Colonial New Englanders were horse mad.
While many New Englanders did not own horses, relying instead on shanks’ pony or later bicycles for daily transport, horses were everywhere. They pulled drays, sulkies and coaches, were used for personal transport and to round up stock.
The Australian climate and lack of alternative entertainments encouraged interest in sport. Horse racing quickly became an addiction. The horses were readily available, while racing provided not only spectacle, but also facilitated two great Australian passions, gambling and drinking!
The first organised horse race in Armidale took place in 1842, just three years after the city’s foundation and the year before the first race meetings in South Australia or Queensland.
Most little settlements from the upper Hunter to the gold fields of the upper Clarence quickly acquired a race track.
Those first race tracks were pretty rough and ready affairs, with horses racing along Armidale’s dust tracks or on small flat spaces in mountainous regions. However, if you are going to have sport, you must have rules.
The Australian Racing Committee was formed in Sydney in May 1840 to set standards for racing in the colony, becoming the Australian Jockey Club in January 1842. As a consequence, the formal race trappings that we know today spread quite quickly, with judges, stewards, clerks, handicappers, starters and, of course, the obligatory Hon Sec and Treasurer!
Those early race meetings were major social events. They could run for several days, offered substantial prize money, and attracted people from considerable distances.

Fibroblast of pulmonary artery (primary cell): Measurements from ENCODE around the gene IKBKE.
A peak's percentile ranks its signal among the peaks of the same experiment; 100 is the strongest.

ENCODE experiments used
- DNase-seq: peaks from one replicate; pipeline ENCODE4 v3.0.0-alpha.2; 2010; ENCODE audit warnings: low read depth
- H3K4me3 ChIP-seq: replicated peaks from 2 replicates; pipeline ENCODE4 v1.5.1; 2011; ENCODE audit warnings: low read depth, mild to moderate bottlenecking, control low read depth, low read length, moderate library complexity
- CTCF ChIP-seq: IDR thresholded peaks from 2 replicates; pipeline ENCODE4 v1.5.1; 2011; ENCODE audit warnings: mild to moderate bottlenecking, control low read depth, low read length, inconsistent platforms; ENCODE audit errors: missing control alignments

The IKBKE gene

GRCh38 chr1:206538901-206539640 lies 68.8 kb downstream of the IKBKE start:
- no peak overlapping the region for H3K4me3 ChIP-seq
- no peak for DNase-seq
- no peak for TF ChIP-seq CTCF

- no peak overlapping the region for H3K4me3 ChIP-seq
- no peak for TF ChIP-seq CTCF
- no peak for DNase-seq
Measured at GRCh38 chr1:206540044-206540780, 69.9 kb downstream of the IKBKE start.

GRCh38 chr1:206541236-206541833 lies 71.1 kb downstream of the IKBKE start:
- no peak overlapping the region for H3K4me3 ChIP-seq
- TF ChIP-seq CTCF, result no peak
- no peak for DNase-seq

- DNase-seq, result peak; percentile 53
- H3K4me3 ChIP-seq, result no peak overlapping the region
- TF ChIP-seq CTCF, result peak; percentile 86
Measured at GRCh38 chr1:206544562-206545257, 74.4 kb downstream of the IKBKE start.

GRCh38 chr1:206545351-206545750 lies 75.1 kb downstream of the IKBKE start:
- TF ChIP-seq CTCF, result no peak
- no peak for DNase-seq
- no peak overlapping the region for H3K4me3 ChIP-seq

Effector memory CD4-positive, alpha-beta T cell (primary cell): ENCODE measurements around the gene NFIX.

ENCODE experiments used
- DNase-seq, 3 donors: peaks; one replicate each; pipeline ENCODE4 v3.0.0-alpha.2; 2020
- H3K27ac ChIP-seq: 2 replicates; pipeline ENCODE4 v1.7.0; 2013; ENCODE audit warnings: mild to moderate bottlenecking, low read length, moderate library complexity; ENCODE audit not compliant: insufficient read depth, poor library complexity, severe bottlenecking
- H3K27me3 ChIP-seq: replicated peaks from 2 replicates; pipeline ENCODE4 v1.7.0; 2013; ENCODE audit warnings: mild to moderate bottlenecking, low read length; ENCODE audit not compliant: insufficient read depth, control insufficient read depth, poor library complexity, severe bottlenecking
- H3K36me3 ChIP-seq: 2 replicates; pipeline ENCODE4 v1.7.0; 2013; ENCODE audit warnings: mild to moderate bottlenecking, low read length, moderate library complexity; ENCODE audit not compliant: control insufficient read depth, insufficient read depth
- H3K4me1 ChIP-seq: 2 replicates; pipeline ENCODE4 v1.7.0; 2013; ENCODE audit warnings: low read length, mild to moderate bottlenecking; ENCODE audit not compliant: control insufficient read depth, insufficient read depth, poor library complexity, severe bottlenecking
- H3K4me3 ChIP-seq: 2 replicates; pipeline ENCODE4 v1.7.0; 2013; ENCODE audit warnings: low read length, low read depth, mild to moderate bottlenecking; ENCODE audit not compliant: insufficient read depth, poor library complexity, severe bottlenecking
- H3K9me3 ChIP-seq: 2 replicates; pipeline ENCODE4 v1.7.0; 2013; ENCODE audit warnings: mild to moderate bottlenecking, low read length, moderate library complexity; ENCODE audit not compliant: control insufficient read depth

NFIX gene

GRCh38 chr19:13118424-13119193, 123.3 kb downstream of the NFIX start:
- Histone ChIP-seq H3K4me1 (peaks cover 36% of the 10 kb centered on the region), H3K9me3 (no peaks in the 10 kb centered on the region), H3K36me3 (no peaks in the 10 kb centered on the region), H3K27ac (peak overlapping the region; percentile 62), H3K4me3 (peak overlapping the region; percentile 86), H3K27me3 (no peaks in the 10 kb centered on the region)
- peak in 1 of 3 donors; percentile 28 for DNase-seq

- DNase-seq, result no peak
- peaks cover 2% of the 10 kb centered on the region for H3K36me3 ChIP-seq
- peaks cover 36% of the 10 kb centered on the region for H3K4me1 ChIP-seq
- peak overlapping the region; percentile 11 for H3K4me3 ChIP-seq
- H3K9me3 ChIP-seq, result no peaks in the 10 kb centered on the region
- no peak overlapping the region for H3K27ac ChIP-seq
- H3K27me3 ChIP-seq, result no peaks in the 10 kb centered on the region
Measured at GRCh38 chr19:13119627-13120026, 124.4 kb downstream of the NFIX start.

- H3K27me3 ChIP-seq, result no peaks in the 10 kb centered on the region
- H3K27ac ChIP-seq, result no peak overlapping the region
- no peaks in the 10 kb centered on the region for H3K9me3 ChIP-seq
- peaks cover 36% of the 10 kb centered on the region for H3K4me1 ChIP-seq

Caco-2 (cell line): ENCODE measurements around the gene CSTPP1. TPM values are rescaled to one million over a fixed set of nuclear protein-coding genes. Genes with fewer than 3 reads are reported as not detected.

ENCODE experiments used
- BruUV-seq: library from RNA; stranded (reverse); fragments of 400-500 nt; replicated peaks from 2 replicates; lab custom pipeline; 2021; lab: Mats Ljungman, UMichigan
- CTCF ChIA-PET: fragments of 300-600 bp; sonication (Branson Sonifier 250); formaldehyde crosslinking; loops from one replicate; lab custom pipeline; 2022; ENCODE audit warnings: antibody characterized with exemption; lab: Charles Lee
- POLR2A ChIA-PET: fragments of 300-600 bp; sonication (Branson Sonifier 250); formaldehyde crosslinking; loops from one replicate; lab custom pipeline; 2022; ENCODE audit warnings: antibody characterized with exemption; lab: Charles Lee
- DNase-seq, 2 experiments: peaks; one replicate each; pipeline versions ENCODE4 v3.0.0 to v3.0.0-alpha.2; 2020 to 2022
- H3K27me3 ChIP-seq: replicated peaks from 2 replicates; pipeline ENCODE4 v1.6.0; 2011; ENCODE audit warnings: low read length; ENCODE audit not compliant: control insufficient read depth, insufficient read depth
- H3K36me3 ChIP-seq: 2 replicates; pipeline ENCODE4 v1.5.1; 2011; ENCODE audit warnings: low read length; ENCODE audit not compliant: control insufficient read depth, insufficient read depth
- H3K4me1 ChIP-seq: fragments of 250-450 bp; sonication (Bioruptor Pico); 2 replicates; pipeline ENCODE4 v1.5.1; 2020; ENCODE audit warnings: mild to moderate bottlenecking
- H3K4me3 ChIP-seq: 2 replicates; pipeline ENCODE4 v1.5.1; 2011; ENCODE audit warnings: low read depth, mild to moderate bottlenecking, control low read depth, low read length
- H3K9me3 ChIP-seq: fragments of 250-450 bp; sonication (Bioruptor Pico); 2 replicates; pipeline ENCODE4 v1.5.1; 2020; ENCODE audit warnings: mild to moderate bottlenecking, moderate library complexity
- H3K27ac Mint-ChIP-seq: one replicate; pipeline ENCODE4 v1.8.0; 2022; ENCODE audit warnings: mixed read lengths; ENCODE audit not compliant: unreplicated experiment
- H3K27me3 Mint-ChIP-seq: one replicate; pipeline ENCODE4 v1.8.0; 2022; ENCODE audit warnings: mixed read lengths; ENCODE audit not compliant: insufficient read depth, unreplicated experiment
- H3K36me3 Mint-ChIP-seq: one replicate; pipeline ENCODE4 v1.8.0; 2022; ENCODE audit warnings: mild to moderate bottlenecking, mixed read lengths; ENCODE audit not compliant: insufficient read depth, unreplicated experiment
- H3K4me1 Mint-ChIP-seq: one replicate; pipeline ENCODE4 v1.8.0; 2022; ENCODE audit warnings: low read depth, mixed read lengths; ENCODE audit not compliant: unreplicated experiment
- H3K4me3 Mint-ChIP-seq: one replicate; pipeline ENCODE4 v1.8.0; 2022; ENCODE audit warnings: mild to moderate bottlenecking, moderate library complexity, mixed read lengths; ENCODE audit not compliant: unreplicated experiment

With time, several streams emerged.
There was flat racing provided through organised clubs such as the Armidale Jockey Club. Jump racing began in Sydney in 1832, but never attracted the same level of support. Then there was picnic racing.
While some of those early race meetings were quite highly organised, they featured amateur riders and local horses. There was a picnic feel to many of the smaller meetings, leading to the term picnic races.
As racing became more professional in the later 1800s, amateurs and pony racers were largely excluded. The popularity of country picnic races boomed as keen amateur racers took to the country circuits. Picnic races became organised events, with their own circuits featuring grass fed horses.
In Armidale, the picnic races became a long standing annual tradition. much favoured by country people. The day began with a Calcutta auction, then the races and finally a ball. It was a chance for people to meet and have some fun.
Picnic racing has been in sad decline. While they still exist in some places, the 2013-2014 NSW racing calendar does not list a single New England event. An era has ended.
Note to readers: This post appeared as a column in the Armidale Express Extra on 3 July 2013. I am repeating the columns here with a lag because the columns are not on line outside subscription. You can see all the Belshaw World and History Revisited columns by clicking here for 2009, here for 2010, here for 2011, here for 2012, here for 2013